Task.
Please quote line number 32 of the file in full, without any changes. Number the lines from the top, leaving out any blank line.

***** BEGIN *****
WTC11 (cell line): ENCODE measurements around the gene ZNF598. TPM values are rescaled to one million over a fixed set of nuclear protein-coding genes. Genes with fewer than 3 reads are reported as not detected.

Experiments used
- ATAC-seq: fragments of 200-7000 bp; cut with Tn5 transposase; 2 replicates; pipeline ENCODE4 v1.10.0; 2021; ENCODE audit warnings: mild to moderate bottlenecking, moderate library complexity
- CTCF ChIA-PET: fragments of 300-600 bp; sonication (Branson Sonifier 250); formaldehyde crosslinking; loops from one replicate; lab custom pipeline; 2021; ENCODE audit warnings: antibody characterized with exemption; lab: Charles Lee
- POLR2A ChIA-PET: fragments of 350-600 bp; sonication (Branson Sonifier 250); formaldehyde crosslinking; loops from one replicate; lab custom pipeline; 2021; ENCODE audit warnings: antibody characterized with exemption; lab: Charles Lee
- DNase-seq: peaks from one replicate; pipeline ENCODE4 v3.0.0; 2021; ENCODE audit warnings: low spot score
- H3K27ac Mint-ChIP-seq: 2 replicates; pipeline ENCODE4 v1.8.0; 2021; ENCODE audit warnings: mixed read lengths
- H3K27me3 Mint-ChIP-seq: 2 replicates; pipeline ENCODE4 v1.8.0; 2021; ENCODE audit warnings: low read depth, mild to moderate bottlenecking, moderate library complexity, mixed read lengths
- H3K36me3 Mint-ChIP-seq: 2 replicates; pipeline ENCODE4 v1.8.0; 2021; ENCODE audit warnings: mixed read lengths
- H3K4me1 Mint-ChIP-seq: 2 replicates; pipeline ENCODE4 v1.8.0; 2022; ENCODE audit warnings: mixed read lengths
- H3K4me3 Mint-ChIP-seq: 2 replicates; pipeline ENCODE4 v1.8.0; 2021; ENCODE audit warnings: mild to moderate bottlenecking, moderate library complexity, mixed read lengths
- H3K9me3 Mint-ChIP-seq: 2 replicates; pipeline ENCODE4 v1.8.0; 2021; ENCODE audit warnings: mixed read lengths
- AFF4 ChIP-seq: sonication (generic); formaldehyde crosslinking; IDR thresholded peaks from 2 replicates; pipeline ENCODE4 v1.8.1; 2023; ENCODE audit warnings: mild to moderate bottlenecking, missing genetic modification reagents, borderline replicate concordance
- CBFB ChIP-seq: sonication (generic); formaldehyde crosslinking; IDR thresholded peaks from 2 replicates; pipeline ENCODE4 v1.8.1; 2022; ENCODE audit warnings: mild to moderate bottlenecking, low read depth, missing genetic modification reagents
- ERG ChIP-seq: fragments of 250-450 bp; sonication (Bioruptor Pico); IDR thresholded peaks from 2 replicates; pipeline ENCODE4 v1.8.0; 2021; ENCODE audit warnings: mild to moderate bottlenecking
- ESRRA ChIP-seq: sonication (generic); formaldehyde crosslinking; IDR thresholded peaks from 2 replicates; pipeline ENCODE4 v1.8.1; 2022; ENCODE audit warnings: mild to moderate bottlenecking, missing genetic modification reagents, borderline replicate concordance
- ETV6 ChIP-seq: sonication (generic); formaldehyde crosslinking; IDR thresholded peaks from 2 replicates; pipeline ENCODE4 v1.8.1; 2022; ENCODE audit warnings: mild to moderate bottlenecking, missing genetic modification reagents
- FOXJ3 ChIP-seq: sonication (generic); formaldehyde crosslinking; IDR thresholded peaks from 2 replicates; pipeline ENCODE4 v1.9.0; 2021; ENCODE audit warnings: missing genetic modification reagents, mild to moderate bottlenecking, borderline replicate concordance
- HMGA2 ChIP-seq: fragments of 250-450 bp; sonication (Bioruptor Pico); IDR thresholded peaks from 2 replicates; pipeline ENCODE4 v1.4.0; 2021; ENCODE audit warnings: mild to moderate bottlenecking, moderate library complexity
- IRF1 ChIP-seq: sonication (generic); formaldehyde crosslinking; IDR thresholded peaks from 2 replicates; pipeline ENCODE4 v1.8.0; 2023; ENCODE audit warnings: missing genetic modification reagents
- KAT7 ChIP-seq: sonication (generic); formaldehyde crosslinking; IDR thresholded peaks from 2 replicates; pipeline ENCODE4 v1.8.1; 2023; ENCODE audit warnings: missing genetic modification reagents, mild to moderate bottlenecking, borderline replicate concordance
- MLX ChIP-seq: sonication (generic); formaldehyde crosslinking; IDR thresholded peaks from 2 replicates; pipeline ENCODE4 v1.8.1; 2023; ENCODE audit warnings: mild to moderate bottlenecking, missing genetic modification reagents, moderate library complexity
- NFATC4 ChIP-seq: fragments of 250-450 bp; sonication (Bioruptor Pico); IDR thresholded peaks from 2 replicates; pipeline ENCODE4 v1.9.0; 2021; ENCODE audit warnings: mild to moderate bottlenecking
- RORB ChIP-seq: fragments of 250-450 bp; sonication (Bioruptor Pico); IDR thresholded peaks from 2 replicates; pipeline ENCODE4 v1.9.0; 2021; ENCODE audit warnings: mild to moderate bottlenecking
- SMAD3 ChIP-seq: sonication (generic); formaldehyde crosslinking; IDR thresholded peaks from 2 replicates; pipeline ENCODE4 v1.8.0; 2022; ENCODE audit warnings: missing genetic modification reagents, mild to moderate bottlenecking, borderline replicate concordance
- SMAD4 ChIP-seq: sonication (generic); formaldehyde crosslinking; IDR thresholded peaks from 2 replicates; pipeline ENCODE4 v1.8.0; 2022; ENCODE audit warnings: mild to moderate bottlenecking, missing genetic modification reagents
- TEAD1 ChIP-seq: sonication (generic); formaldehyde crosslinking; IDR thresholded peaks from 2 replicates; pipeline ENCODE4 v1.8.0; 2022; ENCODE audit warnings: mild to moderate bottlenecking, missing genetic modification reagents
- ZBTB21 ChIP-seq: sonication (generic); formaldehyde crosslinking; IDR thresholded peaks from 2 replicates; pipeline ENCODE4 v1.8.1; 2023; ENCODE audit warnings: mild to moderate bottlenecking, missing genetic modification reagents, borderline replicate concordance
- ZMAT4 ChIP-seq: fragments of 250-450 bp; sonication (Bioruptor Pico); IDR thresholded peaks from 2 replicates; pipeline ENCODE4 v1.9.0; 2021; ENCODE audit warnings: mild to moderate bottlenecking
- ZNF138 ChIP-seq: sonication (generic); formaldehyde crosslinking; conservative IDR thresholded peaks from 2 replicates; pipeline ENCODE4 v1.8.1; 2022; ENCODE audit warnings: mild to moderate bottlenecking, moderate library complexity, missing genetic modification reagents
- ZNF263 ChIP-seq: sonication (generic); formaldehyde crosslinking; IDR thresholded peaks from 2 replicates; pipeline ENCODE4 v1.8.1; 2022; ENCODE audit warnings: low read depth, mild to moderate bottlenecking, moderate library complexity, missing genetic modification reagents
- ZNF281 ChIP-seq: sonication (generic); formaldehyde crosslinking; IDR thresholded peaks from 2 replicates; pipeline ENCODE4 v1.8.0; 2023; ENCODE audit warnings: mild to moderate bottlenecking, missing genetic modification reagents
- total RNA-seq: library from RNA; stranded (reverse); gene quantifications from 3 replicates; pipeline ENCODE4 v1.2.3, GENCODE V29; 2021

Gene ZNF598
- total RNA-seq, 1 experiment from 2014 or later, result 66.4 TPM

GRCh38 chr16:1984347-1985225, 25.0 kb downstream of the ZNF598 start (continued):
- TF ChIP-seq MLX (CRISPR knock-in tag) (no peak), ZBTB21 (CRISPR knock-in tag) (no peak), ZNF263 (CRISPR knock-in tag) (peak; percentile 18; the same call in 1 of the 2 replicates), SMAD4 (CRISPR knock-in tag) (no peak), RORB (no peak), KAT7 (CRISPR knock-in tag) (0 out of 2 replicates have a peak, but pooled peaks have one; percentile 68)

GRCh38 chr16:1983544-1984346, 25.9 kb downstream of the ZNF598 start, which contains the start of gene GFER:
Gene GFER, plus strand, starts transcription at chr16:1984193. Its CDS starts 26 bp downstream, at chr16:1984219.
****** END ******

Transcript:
- ZNF281 ChIP-seq: sonication (generic); formaldehyde crosslinking; IDR thresholded peaks from 2 replicates; pipeline ENCODE4 v1.8.0; 2023; ENCODE audit warnings: mild to moderate bottlenecking, missing genetic modification reagents